UK inflation grows to 41-year high amid surge in gas and electricity bills

Dani Sinha reports as inflation rises beyond economists' predictions.

Inflation in the UK rose to 11.1% on Wednesday, according to figures from the Office for National Statistics (ONS).

The rate of Consumer Prices Index inflation grew from 10.1% in September to its present value, representing the highest level for 41 years. The last time inflation was higher was in October 1981.

Most economists had been expecting inflation to rise to 10.7%, but the ONS said "rising gas and electricity prices drove headline inflation".

ONS data showed gas prices have leaped nearly 130% higher over the past year, while electricity has risen by around 66%.

Families were also hit by rising costs across a range of food items, which also pushed up the cost of living to eye watering levels.

How everyday food items have risen in price in the past 12 months

Here are some examples of how the cost of food has risen in the past year.

Low-fat milk 47.9%

Margarine and other vegetable fats 42.1%

Pasta and couscous 34.0%

Sauces, condiments, salt, spices and culinary herbs 33.2%

Whole milk 32.6%

Butter 29.7%

Olive oil 28.3%

Cheese and curd 27.1%

Frozen vegetables other than potatoes 23.7%

Eggs 22.3%

Jams, marmalades and honey 22.2%

Ready-made meals 20.3%

Potatoes 19.9%

Poultry 19.7%

Meat 15.7%

Fish 15.7%

Yoghurt 15.7%

Bread 14.4%

Crisps 13.9%

Edible ices and ice cream 13.1%

Pizza and quiche 12.1%

Fresh or chilled vegetables other than potatoes 11.9%

Sugar 10.9%

Fruit 10.3%

Rice 9.6%

Chocolate 8.6%

Breakfast cereals and other cereal products 7.7%

Confectionery 5.6%

Dried fruit and nuts 3.8%

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The jump in inflation - the biggest leap since March to April when Ofgem’s energy price cap was last changed - comes despite the government energy support, which has sought to limit annual household gas and electricity bills at around £2,500 a year.

Grant Fitzner, chief economist at the ONS, said: "Rising gas and electricity prices drove headline inflation to its highest level for over 40 years, despite the Energy Price Guarantee."

He added: "Increases across a range of food items also pushed up inflation.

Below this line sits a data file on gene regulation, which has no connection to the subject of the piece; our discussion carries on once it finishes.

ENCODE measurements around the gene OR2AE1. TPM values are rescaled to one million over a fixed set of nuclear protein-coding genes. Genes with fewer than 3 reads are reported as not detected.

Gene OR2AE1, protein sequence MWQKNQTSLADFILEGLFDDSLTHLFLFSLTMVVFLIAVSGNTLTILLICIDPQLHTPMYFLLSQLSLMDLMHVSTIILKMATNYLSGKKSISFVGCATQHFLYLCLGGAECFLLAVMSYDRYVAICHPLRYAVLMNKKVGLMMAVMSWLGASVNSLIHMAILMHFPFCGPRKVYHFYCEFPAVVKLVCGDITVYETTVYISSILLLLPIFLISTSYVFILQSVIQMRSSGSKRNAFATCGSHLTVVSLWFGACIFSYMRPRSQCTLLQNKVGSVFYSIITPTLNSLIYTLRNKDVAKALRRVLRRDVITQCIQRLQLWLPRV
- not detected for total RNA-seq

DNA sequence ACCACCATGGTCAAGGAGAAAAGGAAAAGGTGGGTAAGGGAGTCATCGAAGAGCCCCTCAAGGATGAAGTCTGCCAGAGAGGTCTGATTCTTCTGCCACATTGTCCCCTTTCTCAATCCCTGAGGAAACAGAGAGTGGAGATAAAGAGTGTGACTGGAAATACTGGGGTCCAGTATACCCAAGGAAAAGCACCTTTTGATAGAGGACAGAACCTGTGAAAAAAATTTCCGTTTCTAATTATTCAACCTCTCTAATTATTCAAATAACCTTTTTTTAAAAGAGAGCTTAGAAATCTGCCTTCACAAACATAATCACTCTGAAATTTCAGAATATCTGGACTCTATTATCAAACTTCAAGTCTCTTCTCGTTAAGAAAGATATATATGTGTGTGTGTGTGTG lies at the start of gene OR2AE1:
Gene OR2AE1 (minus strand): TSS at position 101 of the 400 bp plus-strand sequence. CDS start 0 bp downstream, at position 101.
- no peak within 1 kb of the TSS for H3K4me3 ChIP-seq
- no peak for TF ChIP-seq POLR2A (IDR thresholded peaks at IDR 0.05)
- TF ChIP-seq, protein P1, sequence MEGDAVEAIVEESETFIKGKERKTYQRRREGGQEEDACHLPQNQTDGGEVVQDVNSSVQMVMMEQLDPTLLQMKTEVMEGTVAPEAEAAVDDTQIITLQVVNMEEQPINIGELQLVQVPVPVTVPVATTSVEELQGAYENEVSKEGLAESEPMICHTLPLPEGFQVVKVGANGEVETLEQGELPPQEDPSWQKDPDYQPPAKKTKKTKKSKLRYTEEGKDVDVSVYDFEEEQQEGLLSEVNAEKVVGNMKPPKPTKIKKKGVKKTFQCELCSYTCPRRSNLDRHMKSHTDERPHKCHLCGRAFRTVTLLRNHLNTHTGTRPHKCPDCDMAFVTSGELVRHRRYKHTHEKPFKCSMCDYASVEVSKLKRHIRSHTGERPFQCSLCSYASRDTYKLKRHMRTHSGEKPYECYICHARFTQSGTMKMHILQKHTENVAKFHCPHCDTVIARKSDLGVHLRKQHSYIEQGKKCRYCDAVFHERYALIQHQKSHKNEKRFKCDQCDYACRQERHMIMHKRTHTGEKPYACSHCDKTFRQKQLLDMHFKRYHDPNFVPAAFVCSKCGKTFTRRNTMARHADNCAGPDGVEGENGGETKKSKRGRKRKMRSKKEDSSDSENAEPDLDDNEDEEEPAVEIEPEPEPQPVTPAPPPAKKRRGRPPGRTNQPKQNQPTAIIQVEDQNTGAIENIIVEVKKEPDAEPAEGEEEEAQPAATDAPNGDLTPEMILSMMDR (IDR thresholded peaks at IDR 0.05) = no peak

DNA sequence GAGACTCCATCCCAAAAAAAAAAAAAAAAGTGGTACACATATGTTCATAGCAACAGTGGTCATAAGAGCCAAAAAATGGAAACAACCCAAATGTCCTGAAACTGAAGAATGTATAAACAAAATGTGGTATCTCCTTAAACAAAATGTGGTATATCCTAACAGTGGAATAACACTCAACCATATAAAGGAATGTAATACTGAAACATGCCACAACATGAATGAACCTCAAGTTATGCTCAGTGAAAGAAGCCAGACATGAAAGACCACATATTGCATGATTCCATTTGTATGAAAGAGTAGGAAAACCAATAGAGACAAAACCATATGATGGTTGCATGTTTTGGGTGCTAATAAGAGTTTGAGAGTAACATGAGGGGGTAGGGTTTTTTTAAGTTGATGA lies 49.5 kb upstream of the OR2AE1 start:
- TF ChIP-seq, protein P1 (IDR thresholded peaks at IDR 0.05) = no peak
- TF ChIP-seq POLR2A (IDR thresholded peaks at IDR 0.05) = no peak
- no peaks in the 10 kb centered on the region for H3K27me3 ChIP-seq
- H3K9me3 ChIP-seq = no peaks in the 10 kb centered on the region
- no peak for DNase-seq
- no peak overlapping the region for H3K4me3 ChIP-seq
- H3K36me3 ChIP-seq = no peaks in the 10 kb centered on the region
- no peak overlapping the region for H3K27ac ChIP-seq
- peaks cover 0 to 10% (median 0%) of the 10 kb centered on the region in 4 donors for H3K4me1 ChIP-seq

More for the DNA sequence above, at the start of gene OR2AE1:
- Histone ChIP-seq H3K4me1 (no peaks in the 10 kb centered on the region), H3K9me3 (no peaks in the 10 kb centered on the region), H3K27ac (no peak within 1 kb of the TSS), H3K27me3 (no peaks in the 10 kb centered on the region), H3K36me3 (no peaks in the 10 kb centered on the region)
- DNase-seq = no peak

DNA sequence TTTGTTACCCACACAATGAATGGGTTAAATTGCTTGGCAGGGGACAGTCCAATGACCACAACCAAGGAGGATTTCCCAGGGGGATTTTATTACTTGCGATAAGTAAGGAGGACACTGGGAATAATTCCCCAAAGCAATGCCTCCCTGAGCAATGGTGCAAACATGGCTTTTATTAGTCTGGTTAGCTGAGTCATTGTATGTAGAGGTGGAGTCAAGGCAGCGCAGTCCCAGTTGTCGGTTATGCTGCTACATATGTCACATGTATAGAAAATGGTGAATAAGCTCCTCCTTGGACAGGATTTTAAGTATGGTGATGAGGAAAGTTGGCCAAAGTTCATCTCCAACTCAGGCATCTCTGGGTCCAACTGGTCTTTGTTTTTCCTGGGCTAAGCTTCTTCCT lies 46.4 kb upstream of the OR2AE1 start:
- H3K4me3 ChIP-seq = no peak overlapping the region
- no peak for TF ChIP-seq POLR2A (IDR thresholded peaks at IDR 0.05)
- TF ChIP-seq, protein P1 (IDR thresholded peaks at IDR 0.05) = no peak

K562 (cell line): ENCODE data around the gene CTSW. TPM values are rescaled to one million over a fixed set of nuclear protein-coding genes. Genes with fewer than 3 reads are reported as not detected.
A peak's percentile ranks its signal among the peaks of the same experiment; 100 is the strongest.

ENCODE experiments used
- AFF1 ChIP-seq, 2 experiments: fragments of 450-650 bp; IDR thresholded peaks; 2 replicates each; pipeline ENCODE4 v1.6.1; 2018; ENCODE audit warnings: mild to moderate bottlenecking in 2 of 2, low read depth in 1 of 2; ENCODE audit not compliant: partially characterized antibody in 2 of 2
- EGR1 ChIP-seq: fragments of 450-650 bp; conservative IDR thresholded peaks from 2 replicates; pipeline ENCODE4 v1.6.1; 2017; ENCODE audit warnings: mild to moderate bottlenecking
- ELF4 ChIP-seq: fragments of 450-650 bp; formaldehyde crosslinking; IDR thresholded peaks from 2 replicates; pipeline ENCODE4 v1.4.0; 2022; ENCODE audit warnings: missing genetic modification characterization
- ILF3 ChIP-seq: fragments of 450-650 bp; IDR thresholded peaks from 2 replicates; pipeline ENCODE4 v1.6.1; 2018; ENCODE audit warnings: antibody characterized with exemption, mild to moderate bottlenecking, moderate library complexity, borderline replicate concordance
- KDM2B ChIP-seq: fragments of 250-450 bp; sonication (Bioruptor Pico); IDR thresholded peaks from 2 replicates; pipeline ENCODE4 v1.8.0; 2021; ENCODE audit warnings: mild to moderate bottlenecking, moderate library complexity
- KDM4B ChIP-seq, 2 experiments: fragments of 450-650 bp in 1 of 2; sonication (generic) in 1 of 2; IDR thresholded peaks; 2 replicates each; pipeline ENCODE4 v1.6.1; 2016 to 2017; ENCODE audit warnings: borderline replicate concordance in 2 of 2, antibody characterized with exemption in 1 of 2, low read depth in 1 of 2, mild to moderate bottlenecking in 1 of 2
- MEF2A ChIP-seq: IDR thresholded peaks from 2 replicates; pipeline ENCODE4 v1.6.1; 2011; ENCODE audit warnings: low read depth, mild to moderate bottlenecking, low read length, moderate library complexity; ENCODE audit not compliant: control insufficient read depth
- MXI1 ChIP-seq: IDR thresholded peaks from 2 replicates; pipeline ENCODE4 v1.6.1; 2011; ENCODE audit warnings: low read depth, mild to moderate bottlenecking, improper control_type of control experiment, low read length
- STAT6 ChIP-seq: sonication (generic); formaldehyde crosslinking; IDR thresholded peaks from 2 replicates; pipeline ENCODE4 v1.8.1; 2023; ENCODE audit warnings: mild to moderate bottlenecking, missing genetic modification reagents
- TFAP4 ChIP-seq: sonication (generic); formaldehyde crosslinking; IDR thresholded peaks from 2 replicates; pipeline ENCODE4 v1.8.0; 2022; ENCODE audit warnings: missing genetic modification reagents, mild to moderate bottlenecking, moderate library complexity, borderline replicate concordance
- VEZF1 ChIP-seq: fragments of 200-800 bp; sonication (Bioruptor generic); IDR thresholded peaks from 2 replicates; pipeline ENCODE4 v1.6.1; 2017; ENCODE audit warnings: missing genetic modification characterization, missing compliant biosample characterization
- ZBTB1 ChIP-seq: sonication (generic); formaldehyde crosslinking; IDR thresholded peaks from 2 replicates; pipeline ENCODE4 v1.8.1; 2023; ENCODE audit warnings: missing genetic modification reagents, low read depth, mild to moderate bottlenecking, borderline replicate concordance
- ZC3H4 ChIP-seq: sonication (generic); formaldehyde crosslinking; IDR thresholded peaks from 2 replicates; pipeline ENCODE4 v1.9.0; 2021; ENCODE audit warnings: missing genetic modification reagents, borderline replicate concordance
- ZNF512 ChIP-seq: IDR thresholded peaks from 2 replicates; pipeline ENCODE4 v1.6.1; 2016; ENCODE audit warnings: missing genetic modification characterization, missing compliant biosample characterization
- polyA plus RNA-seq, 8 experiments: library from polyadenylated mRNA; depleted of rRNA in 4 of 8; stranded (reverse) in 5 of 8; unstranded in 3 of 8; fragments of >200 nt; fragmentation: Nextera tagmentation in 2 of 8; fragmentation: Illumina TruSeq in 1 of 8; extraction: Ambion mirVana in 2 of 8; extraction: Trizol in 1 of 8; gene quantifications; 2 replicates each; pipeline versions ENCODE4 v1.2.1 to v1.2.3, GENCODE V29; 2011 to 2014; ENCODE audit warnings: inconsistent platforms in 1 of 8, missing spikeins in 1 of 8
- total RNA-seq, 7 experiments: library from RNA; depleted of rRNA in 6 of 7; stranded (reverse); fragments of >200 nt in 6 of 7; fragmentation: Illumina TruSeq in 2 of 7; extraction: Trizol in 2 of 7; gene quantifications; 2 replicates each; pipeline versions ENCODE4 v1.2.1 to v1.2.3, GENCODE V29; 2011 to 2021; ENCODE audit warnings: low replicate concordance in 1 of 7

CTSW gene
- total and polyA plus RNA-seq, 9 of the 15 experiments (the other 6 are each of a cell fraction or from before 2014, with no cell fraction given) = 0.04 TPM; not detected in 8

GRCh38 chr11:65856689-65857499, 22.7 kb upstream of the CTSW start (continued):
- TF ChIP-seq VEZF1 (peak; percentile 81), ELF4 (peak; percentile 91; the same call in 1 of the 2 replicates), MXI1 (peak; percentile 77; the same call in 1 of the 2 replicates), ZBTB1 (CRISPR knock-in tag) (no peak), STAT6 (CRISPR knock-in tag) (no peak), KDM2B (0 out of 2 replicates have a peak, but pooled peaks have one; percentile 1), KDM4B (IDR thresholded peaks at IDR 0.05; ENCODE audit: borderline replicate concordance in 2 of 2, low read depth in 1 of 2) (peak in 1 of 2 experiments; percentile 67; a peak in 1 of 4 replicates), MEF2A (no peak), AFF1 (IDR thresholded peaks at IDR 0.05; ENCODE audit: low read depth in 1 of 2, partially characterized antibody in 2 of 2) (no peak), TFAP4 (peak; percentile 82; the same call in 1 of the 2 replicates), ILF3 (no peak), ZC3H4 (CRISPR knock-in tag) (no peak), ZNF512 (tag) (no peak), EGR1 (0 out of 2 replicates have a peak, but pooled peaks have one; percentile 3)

"These were partially offset by motor fuels, where average petrol prices fell on the month, while the price for diesel rose taking the disparity in price between the two fuels to the highest on record."

Chancellor Jeremy Hunt blamed the impact of the pandemic and Vladimir Putin’s war in Ukraine for the spike in prices, as he warned that "tough" decisions on tax and spending would be needed in Thursday’s autumn statement.

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"The aftershock of Covid and Putin’s invasion of Ukraine is driving up inflation in the UK and around the world,” he said.

"This insidious tax is eating into pay cheques, household budgets and savings, while thwarting any chance of long-term economic growth.

"It is our duty to help the Bank of England in their mission to return inflation to target by acting responsibly with the nation’s finances. That requires some tough but necessary decisions on tax and spending to help balance the books."

Other new figures from the ONS confirmed fears the cost-of-living crisis is being felt more acutely by low income households, with latest analysis showing that those families suffered annual inflation of 11.9% last month, while the rate stood at 10.5% for high income households.

"Rising energy and food costs have more bearing on the inflation rate experienced by low-income households, as a greater proportion of their expenditure is spent on them compared with high-income households," the ONS said.

The data showed the rate of inflation across food and non-alcoholic drinks hit 16.4% in October - the highest since September 1977.

Families were hit by soaring costs of staple foods, such as milk, cheese and eggs, while there were also hefty hikes across everyday items such as sugar, tomato ketchup and jam.

Meanwhile, Shadow Chancellor Rachel Reeves blamed the latest inflationary surge on "12 years of Tory economic failure".

"Inflation rising yet again will strike more fear in the heart of families across Britain dealing with soaring food prices, rising energy bills and a Tory mortgage premium on their home," she added.